It's been 19 months since the first case of COVID-19 was identified in Wuhan, China, and since that time, a lot has changed. Cities, states, and entire countries endured rolling shutdowns — or lockdowns. Business shuttered and schools were closed, and life as we knew it changed. From mask mandates to social distancing, every action and behavior was altered. But as infection rates begin to drop, we are making a comeback. Restaurants, movie theaters, and malls are (now) open. Business is (more or less) back, and this fall, most children will return to the classroom. In-person education will resume. But what does life look like in a post-pandemic world, particularly for the youngest members of our society?
"The COVID-19 pandemic affected our kids in many ways that we don't yet fully understand," Laura Lofy — a licensed psychologist and school psychologist — tells Upworthy. "Some desperately missed their classmates. Others fell behind on schoolwork, and some became riddled with anxiety and fear. Many regressed on skills they had developed or lost momentum in areas in which they had been making progress." And one of those areas is interpersonal, i.e. many children are struggling socially, and this has the potential to have a long-lasting impact on our children and the next generation.
"Since March 2020, there's been a significant increase in reported youth anxiety, particularly in relation to fears of the coronavirus, along with greater frustration, boredom, insomnia and inattention," an article on The Conversation explains. "Results of a survey from summer 2020 found that over 45% of adolescents reported symptoms of depression, anxiety and post-traumatic stress." Resuming face-to-face interactions is also a major stressor. But what can we do as parents and caregivers to help our children progress? How can we help them (re)acclimate to life? The first thing we should do is temper our (and their) expectations.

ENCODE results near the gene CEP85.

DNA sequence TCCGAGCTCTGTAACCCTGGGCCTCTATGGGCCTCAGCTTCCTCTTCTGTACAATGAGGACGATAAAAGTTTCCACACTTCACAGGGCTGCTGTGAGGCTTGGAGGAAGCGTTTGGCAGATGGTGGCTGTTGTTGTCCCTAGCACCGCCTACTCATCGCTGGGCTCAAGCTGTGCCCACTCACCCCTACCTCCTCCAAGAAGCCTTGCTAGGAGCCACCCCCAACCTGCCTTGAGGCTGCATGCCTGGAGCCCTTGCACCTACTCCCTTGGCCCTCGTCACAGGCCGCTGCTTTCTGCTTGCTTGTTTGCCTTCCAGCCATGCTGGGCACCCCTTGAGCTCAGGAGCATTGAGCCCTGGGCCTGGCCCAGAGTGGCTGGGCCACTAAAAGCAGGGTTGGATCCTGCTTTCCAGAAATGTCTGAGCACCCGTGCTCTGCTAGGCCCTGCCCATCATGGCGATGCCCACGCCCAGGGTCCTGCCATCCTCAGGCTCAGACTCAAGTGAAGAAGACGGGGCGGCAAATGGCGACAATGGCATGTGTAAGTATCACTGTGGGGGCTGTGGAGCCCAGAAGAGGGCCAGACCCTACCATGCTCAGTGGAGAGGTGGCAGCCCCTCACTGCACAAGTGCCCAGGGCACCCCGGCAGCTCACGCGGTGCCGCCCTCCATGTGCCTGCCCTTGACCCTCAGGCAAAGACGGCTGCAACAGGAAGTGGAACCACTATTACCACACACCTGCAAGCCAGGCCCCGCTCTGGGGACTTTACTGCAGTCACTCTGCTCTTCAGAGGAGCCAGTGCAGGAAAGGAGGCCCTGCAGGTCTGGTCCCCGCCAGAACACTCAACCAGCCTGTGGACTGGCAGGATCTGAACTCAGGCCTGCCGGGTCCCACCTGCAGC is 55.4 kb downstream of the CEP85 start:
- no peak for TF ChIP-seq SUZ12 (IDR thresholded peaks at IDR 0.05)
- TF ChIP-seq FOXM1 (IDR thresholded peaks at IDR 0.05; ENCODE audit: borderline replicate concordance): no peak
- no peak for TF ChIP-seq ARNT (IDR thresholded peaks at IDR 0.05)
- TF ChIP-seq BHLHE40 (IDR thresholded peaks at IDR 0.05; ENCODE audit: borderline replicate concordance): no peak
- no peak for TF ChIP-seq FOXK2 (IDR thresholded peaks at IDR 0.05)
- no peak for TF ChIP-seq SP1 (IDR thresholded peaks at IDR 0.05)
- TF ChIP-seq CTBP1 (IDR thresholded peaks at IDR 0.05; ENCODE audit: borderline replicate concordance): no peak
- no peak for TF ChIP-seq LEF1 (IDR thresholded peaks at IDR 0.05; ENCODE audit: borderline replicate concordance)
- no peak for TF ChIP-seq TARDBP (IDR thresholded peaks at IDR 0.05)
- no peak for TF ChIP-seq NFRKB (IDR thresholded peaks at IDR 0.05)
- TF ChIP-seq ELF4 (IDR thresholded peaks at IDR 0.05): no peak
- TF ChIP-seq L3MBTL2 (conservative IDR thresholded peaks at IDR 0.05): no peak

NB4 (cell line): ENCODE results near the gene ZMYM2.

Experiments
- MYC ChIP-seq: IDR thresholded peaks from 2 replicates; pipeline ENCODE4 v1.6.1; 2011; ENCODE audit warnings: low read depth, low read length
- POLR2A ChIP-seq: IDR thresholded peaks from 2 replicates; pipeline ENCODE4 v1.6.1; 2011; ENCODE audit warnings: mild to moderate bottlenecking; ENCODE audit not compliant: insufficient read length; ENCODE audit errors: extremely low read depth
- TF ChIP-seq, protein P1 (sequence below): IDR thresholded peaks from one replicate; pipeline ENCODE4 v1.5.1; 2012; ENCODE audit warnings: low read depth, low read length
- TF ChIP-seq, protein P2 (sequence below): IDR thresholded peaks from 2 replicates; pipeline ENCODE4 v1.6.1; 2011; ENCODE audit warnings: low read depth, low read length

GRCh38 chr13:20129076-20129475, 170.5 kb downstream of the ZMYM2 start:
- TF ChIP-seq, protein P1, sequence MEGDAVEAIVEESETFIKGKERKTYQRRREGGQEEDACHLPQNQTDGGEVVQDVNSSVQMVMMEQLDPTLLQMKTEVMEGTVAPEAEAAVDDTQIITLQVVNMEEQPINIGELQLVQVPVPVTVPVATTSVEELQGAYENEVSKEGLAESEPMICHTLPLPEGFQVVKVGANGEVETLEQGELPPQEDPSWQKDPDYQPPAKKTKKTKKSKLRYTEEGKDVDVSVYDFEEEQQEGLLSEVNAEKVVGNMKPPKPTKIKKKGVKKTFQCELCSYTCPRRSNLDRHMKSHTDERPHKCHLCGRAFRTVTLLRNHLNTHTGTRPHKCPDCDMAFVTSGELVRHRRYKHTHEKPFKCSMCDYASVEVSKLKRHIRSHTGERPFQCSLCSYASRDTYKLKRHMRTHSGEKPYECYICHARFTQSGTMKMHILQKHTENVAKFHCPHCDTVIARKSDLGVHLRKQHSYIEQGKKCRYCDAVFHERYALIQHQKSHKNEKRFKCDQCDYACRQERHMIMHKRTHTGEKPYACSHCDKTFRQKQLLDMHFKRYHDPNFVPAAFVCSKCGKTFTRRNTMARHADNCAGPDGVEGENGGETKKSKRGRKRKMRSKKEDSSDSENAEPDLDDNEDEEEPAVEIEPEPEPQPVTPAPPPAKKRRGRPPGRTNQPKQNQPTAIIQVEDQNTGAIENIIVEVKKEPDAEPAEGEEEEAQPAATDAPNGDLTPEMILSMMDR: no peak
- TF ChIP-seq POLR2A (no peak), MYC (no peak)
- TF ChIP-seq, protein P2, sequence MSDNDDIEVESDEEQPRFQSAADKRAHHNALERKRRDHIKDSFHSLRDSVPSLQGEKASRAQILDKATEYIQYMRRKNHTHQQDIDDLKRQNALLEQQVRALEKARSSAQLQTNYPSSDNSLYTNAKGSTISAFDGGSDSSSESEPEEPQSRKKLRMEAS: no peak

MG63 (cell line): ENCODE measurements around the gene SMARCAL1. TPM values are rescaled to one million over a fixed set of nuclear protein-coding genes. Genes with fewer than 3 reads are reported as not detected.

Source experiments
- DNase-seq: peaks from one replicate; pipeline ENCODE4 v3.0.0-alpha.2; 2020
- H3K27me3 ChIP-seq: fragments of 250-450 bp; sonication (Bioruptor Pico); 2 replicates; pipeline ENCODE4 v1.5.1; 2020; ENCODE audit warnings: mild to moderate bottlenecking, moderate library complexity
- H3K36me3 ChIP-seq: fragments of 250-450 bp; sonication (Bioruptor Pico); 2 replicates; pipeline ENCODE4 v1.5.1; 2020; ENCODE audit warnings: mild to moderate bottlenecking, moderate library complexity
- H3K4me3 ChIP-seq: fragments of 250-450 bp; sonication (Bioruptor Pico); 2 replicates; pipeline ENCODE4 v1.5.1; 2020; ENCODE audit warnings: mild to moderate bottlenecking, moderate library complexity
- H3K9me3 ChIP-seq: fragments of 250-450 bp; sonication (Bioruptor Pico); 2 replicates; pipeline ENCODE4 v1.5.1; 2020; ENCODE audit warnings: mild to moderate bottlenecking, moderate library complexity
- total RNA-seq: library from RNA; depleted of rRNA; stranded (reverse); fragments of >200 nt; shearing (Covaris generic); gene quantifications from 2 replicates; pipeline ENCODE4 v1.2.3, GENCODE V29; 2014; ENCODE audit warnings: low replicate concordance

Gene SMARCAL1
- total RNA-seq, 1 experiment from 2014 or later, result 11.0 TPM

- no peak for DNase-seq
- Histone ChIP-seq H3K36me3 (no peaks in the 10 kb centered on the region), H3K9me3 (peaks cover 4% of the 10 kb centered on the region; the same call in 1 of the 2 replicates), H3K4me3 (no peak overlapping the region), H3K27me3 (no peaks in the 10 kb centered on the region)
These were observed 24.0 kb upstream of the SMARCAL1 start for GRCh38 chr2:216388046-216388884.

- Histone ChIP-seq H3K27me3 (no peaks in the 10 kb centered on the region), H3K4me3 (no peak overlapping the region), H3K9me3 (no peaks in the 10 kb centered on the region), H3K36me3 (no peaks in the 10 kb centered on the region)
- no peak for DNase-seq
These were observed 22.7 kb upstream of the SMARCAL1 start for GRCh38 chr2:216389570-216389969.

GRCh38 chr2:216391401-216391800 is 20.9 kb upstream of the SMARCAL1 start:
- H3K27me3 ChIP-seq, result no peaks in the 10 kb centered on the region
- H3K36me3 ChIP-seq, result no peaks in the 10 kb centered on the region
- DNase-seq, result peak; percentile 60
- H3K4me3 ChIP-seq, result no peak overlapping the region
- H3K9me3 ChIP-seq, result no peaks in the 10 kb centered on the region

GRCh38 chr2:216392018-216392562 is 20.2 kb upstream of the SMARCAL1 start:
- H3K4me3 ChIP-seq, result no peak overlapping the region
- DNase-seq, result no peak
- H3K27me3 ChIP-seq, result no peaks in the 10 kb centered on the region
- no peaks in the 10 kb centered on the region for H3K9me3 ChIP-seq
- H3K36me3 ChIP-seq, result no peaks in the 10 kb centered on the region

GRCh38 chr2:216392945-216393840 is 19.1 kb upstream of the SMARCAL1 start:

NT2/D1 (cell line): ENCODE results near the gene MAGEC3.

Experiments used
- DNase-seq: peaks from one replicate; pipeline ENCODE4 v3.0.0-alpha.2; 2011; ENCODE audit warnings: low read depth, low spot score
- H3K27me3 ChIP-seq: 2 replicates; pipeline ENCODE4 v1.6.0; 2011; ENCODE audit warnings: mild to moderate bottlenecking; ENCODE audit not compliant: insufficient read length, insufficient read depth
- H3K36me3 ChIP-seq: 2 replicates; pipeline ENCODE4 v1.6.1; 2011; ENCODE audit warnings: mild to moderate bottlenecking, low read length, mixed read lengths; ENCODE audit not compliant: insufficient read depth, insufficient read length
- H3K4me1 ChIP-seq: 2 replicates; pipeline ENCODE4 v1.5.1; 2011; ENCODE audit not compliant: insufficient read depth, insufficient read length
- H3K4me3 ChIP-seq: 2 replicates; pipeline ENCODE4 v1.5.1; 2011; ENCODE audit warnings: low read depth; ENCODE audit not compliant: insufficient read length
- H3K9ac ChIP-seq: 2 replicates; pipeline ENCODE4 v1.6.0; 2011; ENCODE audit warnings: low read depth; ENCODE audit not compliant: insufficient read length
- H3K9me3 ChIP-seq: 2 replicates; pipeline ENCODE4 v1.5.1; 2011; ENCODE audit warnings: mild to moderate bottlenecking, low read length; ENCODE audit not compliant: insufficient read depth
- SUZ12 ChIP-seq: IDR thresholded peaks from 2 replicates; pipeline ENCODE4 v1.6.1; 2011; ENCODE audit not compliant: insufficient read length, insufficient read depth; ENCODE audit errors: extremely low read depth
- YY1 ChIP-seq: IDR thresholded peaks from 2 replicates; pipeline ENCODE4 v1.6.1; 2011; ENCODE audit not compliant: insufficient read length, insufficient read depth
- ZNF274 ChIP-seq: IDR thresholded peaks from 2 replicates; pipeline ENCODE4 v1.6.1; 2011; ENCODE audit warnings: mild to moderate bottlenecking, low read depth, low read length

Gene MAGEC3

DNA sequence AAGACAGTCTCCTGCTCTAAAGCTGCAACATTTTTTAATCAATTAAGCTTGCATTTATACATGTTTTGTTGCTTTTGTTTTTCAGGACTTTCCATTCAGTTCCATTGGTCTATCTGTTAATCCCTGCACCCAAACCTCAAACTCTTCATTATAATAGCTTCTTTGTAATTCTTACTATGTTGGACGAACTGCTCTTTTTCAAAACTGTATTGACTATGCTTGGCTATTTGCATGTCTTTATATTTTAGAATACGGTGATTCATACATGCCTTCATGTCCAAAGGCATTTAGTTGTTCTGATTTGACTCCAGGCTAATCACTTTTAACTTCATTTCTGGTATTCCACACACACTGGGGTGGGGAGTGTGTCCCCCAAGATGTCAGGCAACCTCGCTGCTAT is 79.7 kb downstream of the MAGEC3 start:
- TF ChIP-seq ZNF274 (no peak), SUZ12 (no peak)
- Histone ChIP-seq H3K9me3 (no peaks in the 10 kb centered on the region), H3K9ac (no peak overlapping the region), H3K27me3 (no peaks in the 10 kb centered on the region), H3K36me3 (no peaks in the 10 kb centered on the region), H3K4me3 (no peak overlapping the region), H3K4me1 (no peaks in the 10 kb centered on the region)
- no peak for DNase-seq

"It's important to have realistic expectations and recognize upfront that this is going to be hard," pediatric psychologist Kate Eshleman tells the Cleveland Clinic. "Kids haven't had to share with others, and they haven't had to talk to unfamiliar adults," Dr. Eshleman says. "You may see some shyness or kids responding to other people in ways that aren't typical of how they act around their families." But these obstacles can be overcome, with time, encouragement, and a bit of guidance.
"I think the most valuable thing that parents can do is ask open-ended questions, listen carefully to what their kids are saying, validate their experiences and feelings, and revisit the topic often and from different angles," Lofy says. "Including kids in conversations to explore their experiences and understanding of what happened will also be really helpful."
Photo by Katherine Hanlon on